Hanoi, with Haiphong, are the only two towns that have not been razed. Haiphong, as I saw during a two and half day inspection—at that time it was the middle of October—has been almost half wiped out. Hanoi has not been wiped out, and the Americans have not yet decided to raze the town, which I think they could do from a military point of view, though they would incur heavy losses. It is obviously a capital at war, with machine guns and guns all over the place, military lorries, militia men and soldiers—in limited quantities—walking through the streets. But at the same time a terrific, a formidable effort is made to keep life going. The atmosphere is one of normalcy. This expresses itself not only in the theatres, cinemas, and cafés that are open, and the surprising, smiling atmosphere of the town, but also in the fact that whenever a street is hit, whenever a house is destroyed by American bombing, the North Vietnamese clear it up immediately. They repair things, they try to keep the town as normal as possible.

Hanoi had more than a million inhabitants before escalation started. Now it has anything from 300,000 to 400,000. It’s still a fairly lively place, though the lights are pretty dim—you know, the 100 watt bulbs in the streets have been replaced by 50 watt bulbs. But Hanoi has not really been evacuated. Anyway, the Vietnamese dislike that expression intensely. They talk about dispersal—because there’s something active about dispersal, something passive about evacuation. Just as they never talk about passive defence, ‘défense passive’, as we do in French; they talk about popular anti-aircraft defence. It’s not a gimmick—it corresponds to a state of mind and a state of affairs.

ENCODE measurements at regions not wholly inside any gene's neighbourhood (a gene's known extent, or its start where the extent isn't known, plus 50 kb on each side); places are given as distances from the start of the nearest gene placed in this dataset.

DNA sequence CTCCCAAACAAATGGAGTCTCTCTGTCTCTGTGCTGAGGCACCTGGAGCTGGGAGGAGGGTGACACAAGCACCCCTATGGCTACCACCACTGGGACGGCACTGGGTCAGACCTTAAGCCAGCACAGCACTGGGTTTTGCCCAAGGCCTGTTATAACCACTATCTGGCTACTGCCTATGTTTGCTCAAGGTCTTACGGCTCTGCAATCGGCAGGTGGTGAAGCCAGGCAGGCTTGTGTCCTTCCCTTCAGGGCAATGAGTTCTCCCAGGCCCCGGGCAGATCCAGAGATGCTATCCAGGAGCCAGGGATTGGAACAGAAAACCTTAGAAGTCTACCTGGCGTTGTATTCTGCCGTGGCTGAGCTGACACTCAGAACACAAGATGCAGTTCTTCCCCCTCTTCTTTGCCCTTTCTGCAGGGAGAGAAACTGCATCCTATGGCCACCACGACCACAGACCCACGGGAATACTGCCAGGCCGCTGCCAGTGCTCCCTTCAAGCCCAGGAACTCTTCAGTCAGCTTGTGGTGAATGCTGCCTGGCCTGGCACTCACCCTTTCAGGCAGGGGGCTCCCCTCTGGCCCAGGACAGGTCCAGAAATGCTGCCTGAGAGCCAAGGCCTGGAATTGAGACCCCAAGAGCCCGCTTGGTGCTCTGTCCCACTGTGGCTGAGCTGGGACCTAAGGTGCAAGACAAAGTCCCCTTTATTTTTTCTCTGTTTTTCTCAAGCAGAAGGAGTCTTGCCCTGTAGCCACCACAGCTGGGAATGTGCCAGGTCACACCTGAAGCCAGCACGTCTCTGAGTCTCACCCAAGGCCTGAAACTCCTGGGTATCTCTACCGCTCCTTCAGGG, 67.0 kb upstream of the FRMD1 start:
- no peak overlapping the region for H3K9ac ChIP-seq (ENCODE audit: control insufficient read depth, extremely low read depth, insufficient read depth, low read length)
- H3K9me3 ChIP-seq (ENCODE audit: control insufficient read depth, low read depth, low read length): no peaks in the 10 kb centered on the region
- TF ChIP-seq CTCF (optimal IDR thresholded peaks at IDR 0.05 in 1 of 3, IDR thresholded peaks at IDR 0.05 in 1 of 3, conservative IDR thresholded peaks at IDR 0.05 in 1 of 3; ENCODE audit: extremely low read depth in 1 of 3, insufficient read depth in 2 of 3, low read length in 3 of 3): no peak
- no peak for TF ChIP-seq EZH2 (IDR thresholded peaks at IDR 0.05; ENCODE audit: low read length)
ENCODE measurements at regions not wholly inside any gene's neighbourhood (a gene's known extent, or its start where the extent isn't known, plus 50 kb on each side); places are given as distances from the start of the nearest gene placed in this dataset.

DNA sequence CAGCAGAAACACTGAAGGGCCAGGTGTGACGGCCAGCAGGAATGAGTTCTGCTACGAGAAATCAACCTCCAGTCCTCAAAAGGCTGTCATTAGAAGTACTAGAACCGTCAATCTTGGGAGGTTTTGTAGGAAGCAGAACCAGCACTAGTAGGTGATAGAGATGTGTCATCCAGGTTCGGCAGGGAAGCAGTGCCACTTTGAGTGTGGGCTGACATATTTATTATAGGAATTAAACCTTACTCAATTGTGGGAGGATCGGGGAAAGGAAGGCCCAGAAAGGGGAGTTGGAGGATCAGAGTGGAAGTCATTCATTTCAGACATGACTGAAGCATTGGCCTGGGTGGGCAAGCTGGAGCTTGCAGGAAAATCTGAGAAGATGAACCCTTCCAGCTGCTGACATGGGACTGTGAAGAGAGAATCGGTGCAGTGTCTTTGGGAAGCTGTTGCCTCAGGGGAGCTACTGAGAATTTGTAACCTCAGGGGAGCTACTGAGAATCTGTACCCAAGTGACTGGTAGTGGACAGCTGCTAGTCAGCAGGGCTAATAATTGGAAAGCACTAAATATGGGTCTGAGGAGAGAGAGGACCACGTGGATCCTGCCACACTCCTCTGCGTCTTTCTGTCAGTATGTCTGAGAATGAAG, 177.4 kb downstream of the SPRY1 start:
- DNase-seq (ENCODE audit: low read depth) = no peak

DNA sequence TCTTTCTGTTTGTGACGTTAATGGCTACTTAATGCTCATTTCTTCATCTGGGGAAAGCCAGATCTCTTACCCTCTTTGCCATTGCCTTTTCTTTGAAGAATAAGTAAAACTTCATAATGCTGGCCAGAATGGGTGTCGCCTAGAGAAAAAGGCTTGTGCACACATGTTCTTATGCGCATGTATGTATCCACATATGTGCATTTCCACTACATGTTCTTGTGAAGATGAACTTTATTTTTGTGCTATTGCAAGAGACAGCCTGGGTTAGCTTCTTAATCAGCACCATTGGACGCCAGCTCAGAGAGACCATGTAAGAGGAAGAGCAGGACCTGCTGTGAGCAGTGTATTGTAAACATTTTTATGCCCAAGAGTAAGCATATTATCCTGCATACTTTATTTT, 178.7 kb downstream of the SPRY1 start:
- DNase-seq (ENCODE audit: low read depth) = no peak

The war has, of course, disrupted their lives in other ways; apart from the fact that people are constantly bombed out, very many families are now separated. In North Vietnam this, too, is something which is quite striking: the way people take separation very easily. Some husbands and wives don’t see each other for months and months. A lot of children have been sent to the country—although there are still about 30,000 children in town. I wondered about this, so I asked one of the members of the Administrative Committee why this was so, and he said, ‘Well, orders are that all children should leave, but it’s not authoritarian, and some children have to stay behind—sometimes because parents don’t want to separate from their children, sometimes because the children have to be used to watch the grandparents.’ But I suppose that, apart from separation, rationing is one of the most visible signs of war in Hanoi. This isn’t as huge as I had expected it to be. I mean the Americans have not succeeded there either. They’re not starving the country out. You have ration cards in towns, not in the country where there’s auto-rationing; and not many things are really rationed, though a lot of things are scarce. Rice is the main thing. People get anything from 10 kilos of rice per month for small children to 25 kilos for workers. Pork, which is one of the basic ingredients, is rationed. The average ration is 300 grammes a month, which sounds very little. It reminded me of our rations in France in the Occupation when we got 72 grammes of meat per week. Apart from that, some workers of course get up to 2 or 3 kilos of pork a month. Beef is not rationed but terribly scarce. And the Vietnamese don’t eat their buffaloes which are a ‘means of production.’ Sugar is also very heavily rationed. You get 500 grammes per person per month, but there are variations here too. Intellectuals, for instance—‘Comrade Creators’—get 1 kilo 500. Cigarettes are very heavily rationed, and intellectuals and cadres get more than workers or lorry drivers, who get about one or two packs per week. Material is rationed. People in Hanoi are entitled to 4 metres per year, except old people and peasants in the suburbs who only get 3 metres a year, and the government has asked everybody to try and save and only ask for 3 metres. Those are the main things that are rationed. Some things, of course, are scarce. I think one of the things the North Vietnamese suffer from is not being able to get much Ngoc Manh—the fish sauce which they use with almost everything—and the reason is quite straightforward, it’s that all the Seventh Fleet ships cruising 40 miles off the shores of Vietnam prevent the fishermen from working. But the North Vietnamese have invented all sorts of ersatzes to replace Ngoc Manh. In town eggs are pretty scarce too; but people manage somehow because, being a tropical country, there’s such an enormous variety of fruit and vegetables in and out of season, and the peasants come in from the country and sell them. And a lot of the Hanoians also go to visit their children in the country over the weekends, and on the thousands of bicycles you see streaming into Hanoi on Sunday evenings, at the back you’ll see the wife, and on the front you’ll see a basket with fruit and vegetables. So they manage. Things are tough, things are very difficult even, but nobody is starving and—that’s another thing that struck me—people look healthy on the whole. There is certainly a lot of intestinal disease still, but TB is regressing, and this is curious because during a war TB normally rises. And by looking at people also, I was very struck by the fact that I didn’t see, as one always sees in all south-east Asian countries, kids with tracoma or huge bellies, or terrible teeth—though, of course, one does see children with thin legs, here and there. So when the Vietnamese tell you that the standard of living has not gone down in many fields, this is not a propaganda line—this is true. They are certainly eating better in 1967 than they were in 1945.